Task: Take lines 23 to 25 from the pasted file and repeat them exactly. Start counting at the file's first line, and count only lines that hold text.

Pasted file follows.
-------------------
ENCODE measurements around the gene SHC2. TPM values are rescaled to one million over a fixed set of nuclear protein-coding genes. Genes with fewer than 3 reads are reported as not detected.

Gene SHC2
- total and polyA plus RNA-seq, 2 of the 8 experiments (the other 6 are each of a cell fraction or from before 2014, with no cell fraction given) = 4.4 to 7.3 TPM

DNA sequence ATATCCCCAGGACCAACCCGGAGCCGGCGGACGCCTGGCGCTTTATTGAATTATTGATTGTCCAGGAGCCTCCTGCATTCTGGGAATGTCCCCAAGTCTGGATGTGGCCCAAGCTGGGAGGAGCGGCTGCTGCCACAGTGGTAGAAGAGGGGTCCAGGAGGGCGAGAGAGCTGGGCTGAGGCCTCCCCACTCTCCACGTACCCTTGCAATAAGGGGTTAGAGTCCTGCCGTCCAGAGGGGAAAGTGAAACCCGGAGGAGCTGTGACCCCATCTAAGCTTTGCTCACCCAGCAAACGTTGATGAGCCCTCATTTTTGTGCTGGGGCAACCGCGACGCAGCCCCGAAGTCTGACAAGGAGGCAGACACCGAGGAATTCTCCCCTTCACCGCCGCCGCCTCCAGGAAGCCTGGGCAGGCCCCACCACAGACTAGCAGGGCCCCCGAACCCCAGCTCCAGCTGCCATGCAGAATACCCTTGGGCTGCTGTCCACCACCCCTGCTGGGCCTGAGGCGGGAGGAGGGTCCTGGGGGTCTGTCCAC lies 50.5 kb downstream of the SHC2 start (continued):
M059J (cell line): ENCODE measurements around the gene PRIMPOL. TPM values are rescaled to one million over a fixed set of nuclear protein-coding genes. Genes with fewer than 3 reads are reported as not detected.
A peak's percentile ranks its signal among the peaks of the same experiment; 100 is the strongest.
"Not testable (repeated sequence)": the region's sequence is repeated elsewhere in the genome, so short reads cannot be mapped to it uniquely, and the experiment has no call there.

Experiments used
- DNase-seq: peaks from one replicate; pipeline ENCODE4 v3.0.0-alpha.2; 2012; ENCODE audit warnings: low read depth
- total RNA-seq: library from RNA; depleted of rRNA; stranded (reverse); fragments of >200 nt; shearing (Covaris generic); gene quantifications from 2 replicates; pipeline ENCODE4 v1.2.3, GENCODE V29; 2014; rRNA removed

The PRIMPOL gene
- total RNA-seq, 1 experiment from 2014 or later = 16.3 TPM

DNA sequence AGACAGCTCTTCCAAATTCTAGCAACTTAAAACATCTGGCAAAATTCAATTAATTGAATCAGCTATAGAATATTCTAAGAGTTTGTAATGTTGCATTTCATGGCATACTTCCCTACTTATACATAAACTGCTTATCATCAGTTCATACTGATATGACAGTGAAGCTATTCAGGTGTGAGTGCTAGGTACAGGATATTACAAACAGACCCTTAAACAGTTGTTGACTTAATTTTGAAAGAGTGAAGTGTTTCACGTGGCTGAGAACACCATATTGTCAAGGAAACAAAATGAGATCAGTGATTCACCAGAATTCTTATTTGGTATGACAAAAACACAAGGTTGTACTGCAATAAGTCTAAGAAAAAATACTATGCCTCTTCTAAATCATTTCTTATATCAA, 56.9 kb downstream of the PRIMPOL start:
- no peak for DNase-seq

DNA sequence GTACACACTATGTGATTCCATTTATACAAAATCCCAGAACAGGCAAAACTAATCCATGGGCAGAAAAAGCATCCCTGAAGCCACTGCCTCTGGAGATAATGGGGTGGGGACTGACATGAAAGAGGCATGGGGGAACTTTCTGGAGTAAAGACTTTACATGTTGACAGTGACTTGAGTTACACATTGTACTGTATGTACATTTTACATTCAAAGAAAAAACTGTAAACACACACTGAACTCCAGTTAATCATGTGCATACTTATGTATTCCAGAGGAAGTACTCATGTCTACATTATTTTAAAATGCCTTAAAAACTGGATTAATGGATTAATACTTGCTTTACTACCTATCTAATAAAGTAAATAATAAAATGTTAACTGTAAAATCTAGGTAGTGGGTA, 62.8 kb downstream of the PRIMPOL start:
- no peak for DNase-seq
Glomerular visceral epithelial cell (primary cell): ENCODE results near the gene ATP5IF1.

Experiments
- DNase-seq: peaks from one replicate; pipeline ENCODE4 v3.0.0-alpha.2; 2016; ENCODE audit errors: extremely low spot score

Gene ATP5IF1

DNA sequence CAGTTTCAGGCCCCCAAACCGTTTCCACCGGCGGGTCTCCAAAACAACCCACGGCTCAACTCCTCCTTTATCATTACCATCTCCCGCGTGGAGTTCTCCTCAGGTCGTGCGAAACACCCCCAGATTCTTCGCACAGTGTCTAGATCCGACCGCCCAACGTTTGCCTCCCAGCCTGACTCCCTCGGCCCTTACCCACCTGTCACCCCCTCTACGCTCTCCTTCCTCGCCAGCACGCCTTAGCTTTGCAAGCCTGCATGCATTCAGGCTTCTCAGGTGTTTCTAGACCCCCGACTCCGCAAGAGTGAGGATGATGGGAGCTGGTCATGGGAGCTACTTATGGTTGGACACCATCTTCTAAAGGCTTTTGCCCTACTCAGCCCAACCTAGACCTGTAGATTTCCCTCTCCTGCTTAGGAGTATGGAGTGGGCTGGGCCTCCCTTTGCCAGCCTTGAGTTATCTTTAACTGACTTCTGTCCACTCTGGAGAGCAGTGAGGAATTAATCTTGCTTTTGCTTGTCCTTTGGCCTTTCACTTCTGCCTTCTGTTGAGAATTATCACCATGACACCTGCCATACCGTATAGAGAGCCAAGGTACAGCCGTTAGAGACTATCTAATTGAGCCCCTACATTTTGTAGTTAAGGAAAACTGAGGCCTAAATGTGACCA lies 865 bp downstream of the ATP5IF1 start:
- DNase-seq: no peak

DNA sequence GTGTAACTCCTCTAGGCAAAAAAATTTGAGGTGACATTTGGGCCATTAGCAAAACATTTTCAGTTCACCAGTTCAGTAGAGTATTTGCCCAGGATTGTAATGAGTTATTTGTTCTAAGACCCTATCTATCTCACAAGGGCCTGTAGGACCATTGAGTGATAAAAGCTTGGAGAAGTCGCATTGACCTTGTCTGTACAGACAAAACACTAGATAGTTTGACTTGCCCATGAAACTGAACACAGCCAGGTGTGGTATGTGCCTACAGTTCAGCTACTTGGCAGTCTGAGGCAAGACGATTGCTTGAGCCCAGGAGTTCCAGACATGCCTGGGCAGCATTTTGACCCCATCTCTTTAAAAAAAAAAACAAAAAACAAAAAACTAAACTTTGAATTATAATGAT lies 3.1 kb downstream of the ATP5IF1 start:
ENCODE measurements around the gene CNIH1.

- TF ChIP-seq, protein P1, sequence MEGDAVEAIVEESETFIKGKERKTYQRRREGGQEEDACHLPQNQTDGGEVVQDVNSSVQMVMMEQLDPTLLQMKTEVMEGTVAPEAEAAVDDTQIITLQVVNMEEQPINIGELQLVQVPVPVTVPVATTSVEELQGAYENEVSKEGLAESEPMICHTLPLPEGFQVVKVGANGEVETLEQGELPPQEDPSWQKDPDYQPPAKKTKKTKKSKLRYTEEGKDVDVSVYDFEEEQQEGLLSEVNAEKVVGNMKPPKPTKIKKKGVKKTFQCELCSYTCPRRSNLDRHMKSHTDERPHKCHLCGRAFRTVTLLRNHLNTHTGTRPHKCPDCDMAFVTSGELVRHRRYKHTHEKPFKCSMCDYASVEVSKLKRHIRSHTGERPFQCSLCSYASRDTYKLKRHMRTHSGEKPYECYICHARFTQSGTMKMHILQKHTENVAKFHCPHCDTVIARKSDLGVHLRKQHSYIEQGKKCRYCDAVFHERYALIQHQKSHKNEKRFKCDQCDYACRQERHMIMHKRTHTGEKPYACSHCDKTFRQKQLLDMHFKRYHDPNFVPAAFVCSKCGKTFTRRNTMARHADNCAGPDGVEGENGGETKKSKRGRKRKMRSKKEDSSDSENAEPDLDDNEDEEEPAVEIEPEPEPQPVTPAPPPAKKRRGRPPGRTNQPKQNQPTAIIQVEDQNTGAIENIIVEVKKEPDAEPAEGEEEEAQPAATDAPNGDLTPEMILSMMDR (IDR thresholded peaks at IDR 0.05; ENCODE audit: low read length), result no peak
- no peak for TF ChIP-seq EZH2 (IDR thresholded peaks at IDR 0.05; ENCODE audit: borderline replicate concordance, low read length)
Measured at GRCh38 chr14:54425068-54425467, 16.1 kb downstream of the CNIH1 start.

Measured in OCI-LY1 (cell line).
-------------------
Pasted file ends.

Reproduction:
DNA sequence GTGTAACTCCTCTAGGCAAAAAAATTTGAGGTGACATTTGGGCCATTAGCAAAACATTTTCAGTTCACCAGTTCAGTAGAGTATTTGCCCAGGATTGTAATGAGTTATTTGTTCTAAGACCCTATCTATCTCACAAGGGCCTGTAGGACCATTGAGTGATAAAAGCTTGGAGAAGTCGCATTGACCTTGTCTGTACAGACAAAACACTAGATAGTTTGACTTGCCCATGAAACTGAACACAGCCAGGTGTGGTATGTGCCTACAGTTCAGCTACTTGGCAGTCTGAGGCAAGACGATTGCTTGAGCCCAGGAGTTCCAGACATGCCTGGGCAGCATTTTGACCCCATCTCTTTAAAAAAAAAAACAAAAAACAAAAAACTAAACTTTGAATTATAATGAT lies 3.1 kb downstream of the ATP5IF1 start:
ENCODE measurements around the gene CNIH1.

- TF ChIP-seq, protein P1, sequence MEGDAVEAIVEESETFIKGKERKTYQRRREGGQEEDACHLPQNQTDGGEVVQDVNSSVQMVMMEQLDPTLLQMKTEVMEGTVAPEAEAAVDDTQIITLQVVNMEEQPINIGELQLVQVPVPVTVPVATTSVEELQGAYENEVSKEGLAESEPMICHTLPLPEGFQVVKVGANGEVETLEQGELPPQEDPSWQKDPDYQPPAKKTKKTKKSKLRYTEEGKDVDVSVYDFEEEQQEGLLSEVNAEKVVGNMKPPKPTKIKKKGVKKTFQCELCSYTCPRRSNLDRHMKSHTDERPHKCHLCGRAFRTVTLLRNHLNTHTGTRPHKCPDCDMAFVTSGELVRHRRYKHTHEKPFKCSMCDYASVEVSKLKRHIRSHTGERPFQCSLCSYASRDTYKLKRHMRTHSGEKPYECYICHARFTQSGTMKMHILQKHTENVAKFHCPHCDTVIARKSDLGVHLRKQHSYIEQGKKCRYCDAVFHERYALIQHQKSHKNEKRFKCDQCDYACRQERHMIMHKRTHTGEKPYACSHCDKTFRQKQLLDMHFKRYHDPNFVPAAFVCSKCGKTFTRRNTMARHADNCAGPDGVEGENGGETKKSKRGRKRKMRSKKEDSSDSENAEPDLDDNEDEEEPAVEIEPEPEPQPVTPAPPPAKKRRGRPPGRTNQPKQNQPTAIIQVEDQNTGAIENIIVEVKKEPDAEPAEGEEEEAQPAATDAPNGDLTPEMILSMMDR (IDR thresholded peaks at IDR 0.05; ENCODE audit: low read length), result no peak